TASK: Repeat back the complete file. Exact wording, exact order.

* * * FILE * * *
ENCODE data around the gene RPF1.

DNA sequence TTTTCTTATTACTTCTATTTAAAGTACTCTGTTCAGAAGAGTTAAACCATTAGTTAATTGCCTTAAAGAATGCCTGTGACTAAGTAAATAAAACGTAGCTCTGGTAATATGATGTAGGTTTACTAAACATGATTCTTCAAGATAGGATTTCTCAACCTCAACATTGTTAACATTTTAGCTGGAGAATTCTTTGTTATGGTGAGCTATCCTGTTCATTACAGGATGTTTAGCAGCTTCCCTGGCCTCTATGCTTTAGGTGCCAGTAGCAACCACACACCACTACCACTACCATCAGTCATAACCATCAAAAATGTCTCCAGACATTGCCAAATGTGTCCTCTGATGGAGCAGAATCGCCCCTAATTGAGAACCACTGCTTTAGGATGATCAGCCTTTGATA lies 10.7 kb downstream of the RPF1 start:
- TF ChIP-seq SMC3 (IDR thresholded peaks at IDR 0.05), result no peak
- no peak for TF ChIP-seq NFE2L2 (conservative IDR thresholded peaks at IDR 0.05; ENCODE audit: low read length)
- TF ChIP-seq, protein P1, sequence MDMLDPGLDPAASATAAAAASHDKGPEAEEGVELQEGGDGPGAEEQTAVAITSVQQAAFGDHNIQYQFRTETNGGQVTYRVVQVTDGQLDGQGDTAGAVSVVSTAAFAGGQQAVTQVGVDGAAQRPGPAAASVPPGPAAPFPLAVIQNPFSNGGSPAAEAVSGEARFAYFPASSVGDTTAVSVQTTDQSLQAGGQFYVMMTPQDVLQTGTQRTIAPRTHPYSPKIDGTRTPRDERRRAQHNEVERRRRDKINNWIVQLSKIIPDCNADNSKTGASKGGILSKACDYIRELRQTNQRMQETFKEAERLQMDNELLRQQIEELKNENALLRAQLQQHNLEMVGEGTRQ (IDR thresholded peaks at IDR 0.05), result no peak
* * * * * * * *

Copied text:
ENCODE data around the gene RPF1.

DNA sequence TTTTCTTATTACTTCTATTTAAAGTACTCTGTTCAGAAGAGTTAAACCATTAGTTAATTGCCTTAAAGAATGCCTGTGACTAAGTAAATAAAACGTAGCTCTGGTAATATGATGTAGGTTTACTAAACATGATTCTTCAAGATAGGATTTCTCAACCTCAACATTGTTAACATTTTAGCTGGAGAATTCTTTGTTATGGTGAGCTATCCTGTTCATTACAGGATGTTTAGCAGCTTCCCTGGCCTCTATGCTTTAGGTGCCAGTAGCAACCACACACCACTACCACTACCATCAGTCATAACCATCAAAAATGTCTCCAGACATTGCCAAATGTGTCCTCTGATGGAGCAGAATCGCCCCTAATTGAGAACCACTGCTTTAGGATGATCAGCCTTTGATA lies 10.7 kb downstream of the RPF1 start:
- TF ChIP-seq SMC3 (IDR thresholded peaks at IDR 0.05), result no peak
- no peak for TF ChIP-seq NFE2L2 (conservative IDR thresholded peaks at IDR 0.05; ENCODE audit: low read length)
- TF ChIP-seq, protein P1, sequence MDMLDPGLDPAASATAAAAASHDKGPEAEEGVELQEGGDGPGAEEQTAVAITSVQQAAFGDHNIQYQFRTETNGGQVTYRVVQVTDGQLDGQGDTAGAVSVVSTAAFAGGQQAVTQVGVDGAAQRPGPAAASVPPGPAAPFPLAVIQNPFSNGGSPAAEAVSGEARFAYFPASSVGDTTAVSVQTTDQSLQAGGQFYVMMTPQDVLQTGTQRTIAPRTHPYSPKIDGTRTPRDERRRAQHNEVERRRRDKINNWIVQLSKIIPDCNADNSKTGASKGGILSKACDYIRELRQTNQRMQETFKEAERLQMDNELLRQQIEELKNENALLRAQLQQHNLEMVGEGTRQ (IDR thresholded peaks at IDR 0.05), result no peak